Giving A Voice Through Poetry

Julia Bonk is an eighth grader at Flintridge Preparatory School. As part of her community impact project she encouraged younger students to develop their poetic and creative voice. She asked sixth grade students from Valley View Elementary School to compete in a poetry contest that she organized. She asked them to describe a moment they felt empowered. It was her hope to not only inspire their self-expression but to also build their confidence.

“As an aspiring writer myself, I realize how terrifying it can be to throw yourself out [there]and then pray other people will appreciate your work,” she said. “Poetry requires a level of commitment to face failure and then struggle onward.”

Bonk shared with CV Weekly those works that were judged the best that were submitted to a board of students and teachers.

No. 1: The Song with Wings by Ella Gedgaudas

I stood on the stage, scared and alone,

And then I started to sing,

And I felt free.

It’s like I had my own wings.

Soaring above a crowd of people

The feeling was truly great.

My fear had walked out the door.

My passion had come through the gate. 

The song started to end,

So I flew down to that old lonely stage.

My passion was finally running free.

It was filled with fiery rage.

Now I stand on the stage

Not so scared or alone.

My passion was filled rage,

And I was sitting on my throne.


No. 2: The Surgery by Hayden Meadows

I was shivering in my bed sheet,

I was frightened of it all. 

The bright lights shone upon me,

And the doctor shouted a call.

He told me not to worry

As a nurse injected my arm.

My vision began to get blurry.

I started to worry of harm.

With a bat of an eye and an eyelash,

I was visiting Singapore.

I awoke to the sound of a piercing crash,

But I wasn’t afraid anymore.

I saw that a hospital TV

Had fallen upon the floor.

I began to feel quite lively

When I saw my mother at the door.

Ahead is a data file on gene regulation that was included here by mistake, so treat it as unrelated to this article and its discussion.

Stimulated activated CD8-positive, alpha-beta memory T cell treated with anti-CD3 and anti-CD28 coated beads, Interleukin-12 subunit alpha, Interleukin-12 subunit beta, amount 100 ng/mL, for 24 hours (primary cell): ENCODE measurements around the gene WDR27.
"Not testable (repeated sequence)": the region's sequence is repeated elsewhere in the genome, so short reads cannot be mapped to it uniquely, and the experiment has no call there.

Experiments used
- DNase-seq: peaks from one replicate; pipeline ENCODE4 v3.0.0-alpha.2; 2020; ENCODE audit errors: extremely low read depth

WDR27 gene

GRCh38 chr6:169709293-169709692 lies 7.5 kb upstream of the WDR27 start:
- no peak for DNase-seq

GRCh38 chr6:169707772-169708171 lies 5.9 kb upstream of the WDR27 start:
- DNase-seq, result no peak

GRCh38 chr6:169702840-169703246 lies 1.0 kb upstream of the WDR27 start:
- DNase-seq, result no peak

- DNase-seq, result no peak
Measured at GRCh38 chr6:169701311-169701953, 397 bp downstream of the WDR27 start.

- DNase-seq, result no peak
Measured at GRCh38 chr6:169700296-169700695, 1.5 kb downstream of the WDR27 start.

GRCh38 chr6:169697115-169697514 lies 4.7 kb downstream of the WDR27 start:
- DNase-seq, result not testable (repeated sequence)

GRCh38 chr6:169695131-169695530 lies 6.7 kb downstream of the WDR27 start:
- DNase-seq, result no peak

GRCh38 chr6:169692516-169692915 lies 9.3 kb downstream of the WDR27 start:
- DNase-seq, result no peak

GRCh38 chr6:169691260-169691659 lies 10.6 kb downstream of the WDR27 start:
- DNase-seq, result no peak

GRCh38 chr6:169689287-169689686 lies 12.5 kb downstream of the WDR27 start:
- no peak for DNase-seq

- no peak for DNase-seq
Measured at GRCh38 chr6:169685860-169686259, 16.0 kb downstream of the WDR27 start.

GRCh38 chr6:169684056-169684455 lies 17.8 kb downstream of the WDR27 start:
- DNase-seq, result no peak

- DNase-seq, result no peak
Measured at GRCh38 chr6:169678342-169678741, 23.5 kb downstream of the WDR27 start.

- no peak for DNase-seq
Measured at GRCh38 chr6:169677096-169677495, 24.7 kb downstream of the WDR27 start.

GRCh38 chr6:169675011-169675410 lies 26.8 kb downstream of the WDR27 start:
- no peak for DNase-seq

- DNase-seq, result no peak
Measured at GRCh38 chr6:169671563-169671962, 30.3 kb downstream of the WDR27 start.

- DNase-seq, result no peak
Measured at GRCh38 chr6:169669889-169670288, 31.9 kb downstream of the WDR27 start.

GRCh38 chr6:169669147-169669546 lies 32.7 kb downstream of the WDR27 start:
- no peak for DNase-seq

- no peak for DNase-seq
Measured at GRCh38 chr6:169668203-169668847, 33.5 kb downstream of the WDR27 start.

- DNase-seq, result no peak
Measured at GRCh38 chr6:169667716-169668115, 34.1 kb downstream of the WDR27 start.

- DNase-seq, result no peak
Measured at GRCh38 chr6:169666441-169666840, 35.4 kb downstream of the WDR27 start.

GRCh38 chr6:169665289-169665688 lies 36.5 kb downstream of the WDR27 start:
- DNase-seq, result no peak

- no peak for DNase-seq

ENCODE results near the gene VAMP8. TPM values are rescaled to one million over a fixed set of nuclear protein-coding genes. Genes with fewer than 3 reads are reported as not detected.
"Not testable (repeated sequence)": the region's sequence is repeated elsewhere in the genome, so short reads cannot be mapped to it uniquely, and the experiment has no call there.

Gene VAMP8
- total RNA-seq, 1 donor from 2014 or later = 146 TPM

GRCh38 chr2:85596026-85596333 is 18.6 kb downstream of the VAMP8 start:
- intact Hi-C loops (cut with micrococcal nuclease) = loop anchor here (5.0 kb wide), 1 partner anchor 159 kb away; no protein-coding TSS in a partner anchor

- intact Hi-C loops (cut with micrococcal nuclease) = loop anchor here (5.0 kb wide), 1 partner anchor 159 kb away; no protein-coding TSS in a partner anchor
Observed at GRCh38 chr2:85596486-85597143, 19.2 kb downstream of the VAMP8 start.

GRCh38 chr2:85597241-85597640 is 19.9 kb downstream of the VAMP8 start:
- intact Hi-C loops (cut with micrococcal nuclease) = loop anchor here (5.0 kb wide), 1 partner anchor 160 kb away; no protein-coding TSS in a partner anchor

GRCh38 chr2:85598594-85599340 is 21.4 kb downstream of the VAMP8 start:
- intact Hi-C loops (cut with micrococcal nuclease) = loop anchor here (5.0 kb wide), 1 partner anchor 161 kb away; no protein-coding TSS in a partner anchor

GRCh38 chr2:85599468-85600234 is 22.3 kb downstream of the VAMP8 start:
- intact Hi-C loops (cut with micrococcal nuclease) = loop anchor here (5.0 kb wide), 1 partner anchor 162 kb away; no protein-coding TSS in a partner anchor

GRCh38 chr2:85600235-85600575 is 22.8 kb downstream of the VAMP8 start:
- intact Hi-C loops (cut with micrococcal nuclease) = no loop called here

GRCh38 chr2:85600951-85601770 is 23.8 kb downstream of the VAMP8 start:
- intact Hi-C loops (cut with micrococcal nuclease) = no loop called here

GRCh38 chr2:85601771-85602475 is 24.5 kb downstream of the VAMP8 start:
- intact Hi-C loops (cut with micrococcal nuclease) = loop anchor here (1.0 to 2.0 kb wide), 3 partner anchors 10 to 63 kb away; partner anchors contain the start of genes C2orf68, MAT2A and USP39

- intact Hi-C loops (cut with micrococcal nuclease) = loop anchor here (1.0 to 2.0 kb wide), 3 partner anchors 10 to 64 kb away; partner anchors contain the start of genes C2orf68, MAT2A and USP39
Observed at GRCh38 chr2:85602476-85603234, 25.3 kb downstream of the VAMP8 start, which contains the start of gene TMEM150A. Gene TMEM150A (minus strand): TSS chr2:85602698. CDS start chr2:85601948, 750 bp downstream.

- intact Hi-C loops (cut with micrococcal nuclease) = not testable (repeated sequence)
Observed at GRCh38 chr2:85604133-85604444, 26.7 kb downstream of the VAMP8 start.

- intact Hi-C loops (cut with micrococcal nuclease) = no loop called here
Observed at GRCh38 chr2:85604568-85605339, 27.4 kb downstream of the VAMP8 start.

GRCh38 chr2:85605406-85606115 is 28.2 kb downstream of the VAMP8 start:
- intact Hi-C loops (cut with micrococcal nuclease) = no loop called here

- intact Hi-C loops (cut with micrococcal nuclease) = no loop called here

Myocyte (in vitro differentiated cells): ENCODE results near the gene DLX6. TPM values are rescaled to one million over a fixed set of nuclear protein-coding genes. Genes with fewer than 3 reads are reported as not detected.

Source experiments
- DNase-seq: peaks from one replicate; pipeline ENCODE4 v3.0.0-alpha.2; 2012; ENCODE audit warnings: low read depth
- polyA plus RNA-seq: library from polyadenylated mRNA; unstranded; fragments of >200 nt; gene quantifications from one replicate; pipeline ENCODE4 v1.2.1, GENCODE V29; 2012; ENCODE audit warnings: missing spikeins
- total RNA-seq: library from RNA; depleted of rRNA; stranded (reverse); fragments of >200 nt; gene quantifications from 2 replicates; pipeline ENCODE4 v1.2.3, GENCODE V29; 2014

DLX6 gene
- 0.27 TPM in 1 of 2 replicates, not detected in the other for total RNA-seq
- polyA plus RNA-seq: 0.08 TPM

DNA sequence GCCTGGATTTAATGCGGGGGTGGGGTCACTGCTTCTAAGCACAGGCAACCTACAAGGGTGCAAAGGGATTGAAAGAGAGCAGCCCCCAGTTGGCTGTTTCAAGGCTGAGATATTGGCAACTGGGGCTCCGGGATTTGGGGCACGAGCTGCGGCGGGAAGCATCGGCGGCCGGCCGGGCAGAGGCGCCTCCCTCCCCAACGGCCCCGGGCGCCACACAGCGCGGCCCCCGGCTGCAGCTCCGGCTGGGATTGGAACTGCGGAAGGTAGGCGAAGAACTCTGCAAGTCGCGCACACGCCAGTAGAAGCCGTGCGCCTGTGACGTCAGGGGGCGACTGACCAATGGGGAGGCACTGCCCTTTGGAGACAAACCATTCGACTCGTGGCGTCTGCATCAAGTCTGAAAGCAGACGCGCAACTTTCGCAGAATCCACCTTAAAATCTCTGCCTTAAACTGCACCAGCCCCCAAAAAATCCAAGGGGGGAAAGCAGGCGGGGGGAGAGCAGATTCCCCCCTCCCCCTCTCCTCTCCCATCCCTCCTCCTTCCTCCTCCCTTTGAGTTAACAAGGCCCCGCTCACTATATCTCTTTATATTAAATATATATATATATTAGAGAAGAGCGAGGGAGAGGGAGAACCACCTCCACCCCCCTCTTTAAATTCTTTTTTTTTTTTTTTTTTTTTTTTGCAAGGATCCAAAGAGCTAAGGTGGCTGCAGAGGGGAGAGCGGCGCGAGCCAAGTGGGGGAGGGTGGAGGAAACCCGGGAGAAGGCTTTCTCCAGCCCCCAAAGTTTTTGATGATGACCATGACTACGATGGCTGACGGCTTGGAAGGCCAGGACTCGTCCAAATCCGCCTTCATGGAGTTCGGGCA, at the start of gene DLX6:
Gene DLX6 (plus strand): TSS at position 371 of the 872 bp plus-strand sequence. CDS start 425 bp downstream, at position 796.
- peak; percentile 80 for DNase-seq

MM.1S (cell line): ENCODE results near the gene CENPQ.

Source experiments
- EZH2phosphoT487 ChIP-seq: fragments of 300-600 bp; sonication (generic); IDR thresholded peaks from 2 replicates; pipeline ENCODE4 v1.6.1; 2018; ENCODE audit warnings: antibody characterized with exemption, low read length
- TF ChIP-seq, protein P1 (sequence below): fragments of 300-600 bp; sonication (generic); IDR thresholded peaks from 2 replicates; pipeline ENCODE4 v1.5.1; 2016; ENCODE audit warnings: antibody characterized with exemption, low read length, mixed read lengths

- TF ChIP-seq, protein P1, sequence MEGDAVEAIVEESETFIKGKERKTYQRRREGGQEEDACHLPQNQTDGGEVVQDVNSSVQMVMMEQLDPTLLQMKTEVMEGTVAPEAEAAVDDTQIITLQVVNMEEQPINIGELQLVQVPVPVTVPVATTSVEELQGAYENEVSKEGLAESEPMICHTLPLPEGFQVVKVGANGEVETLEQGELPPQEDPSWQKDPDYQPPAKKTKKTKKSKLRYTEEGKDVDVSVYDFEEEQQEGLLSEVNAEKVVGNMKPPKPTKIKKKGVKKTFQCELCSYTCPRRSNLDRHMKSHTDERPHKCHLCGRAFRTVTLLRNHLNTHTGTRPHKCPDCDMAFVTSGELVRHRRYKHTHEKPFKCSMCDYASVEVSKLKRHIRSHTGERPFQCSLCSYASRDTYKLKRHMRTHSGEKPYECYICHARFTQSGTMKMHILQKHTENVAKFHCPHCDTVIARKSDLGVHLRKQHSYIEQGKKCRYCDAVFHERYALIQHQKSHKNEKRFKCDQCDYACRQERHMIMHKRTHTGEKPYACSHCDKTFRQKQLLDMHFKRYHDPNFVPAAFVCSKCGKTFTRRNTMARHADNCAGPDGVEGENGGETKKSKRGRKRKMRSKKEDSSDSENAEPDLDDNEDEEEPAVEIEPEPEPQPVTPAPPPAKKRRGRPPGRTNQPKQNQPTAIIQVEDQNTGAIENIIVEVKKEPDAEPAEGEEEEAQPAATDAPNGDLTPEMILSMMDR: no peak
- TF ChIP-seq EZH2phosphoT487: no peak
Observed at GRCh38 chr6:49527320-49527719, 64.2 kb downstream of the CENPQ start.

No. 3: The Dark by Sophia Lim

I cowered in the light,

Shaking my head no.

It was dark at night.

I said no.

My head was bent low,

My eyes shut.

Who knows what could be lurking in the shadow?

I was in a knot.

I stepped away,

Away from the light.

It was okay.

I ventured through the night.

The moon was milky white,

The stars bright and set –

The stunning sight.

This is something I’ll never forget.

Honorable Mentions:

The Big Cliff by Aaron Mendoza

Climb, climb, higher, and higher

With jagged rocks in the way.

I reach the top already tired.

‘It’ll be fun,’ they say; I just hope I get my pay.

They yell, jump, jump, but I freeze.

I feel like I am spinning.

My knees feel like lead – oh my knees!

My brain says, ‘no,’ but my instincts are winning.

With a deep breath I jump!

My hearts sinks into my chest.

The hot, humid air fills my throat.

I feel like a bird wanting to sink into its nest.

With a great splash I hit the water.

The cold, wet water hits my face.

Ten feet down, I can’t find any trace.

I arise to the surface and do it again.

The Roller Coaster by Charlize A.

Have you every felt the way I felt?

When you feel really sick?

Strapped in a ride, 100 feet of the ground,

And your breath is so quick?

You hold tight to the lap bar,

Your eyes glued to the floor.

People below look like tiny ants.

You just can’t stand it anymore!

Then you stop to think, catch your breath.

Close your eyes and smile.

“You can do this,” you mutter to yourself.

Gosh, this is taking a while!

Then suddenly, the ride drops you fast.

You get off, and turn to your friend,

“I did it! I really did it!”

“Now let’s never do it again!”

The Water Slide by Avery Stewart

How did I feel?

I’m glad you ask.

I realized this wasn’t a nightmare, it was real.

As I look down the slide, I let out a small gasp.

My fear was so loud, I felt almost deaf.

“Maybe if I tried,” I thought to myself,

“I wouldn’t be scared nearly to death.

Maybe if I tried, I wouldn’t act as short as an elf.”

I looked at the slide in fear.

Then I looked at my friend, like I was about to die.

Then my mother whispered, “You will be fine, my dear.”

So I took a deep breath, and went down the water slide.

No longer was I afraid of the slide.

I felt the water run down my back, as I felt the adrenaline.

Then I asked myself, “Why was I scared of this fun ride?”

I then said, with excitement, to my mother, “Let’s do that again!”